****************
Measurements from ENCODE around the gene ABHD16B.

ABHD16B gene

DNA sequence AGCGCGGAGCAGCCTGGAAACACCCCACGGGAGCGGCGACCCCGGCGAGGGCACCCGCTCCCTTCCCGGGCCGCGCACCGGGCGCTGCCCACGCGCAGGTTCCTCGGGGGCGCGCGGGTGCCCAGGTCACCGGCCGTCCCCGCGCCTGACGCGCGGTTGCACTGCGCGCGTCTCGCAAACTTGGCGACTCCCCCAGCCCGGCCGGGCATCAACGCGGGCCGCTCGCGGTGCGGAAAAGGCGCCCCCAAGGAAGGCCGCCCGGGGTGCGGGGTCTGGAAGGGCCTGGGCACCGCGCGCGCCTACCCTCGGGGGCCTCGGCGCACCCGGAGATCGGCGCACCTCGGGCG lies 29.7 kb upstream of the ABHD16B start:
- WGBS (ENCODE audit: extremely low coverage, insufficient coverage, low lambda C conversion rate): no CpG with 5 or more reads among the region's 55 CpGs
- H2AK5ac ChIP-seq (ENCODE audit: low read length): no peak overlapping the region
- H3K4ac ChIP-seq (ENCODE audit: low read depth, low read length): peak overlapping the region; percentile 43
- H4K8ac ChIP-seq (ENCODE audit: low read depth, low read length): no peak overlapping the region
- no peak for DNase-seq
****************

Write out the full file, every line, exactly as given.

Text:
Measurements from ENCODE around the gene ABHD16B.

ABHD16B gene

DNA sequence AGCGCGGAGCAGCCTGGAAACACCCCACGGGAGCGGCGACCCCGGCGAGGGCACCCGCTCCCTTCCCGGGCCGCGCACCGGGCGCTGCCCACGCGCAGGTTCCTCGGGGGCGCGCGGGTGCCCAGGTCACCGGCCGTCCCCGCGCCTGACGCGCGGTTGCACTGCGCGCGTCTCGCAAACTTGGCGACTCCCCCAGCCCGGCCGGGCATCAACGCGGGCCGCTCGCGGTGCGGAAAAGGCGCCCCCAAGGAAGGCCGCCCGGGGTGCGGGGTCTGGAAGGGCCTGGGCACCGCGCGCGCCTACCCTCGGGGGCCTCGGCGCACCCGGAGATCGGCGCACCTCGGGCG lies 29.7 kb upstream of the ABHD16B start:
- WGBS (ENCODE audit: extremely low coverage, insufficient coverage, low lambda C conversion rate): no CpG with 5 or more reads among the region's 55 CpGs
- H2AK5ac ChIP-seq (ENCODE audit: low read length): no peak overlapping the region
- H3K4ac ChIP-seq (ENCODE audit: low read depth, low read length): peak overlapping the region; percentile 43
- H4K8ac ChIP-seq (ENCODE audit: low read depth, low read length): no peak overlapping the region
- no peak for DNase-seq